Joe Biden made his intentions pretty clear during his campaign in 2020 when in an interview on monetary policy, he said that the famous monetarist Milton Friedman “isn’t running the show anymore”. And, given the signals President Biden is sending with his appointments to the Federal Reserve Board and other financial management agencies, the job of running the show has in substance shifted to Sen. Elizabeth Warren and her friends in the Consumer Financial Protection Bureau, who clearly want to have the executive branch of the government heavily involved with the allocation of capital. I have previously expressed my thoughts on the mission creep into social issues and climate change (see The Texas Pilgrim of January and June 2021) through the regulatory powers of the Fed, and now, with the resignation of the FDIC Chairman, we have a Democrat majority FDIC Board to complement the newly appointed Federal Reserve Board Vice Chairman in charge of bank regulation. This invites a politization of bank supervision that is destined to have far-reaching negative implications.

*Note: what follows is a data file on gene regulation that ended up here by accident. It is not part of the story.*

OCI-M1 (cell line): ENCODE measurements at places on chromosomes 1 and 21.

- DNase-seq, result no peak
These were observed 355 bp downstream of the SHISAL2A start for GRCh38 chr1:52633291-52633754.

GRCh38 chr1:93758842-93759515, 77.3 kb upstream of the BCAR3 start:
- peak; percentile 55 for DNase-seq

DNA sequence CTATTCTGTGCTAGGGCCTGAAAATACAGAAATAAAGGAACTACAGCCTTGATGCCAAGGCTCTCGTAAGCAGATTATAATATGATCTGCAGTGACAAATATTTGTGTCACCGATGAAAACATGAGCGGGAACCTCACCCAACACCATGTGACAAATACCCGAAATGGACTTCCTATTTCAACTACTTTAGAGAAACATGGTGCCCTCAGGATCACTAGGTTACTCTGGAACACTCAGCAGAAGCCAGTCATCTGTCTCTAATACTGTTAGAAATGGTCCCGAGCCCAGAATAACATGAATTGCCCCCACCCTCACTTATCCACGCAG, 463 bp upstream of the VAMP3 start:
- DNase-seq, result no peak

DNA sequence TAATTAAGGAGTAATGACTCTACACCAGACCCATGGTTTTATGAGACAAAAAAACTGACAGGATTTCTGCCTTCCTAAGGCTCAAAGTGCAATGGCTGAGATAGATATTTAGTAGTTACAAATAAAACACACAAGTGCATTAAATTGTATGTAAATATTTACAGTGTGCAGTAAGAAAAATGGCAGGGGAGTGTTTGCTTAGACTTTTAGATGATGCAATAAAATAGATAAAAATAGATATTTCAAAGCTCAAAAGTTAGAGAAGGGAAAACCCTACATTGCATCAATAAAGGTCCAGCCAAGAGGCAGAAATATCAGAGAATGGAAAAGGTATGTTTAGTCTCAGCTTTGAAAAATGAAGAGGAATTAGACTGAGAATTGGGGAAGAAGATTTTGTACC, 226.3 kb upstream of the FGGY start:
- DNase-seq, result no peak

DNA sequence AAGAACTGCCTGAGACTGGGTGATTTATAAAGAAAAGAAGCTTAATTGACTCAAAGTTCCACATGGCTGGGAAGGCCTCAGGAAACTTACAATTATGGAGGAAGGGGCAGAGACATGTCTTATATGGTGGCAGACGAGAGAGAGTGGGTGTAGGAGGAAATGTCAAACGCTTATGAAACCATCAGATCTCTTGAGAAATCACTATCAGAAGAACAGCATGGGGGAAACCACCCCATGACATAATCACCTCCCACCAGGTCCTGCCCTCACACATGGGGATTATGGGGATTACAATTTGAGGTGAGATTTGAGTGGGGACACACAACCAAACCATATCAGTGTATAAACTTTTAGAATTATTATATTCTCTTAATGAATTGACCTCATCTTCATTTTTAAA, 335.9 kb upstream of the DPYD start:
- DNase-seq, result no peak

And all of this shuffling of monetary policy leadership and mission creep is taking place when the November inflation rate of 6.8% reached its highest level since 1982, when President Ronald Reagan and Federal Reserve Chairman Paul Volcker went on the attack. The differences are many, but primarily Volcker knew that inflation is a function of the growth of the money supply, as Friedman said, and Reagan knew that fiscal policy was all about the supply side. Neither current Fed Chairman Jerome Powell nor Biden seem to have a clue about it and Secretary of the Treasury Janet Yellen is all about demand side policy and spending stimulus. Good luck.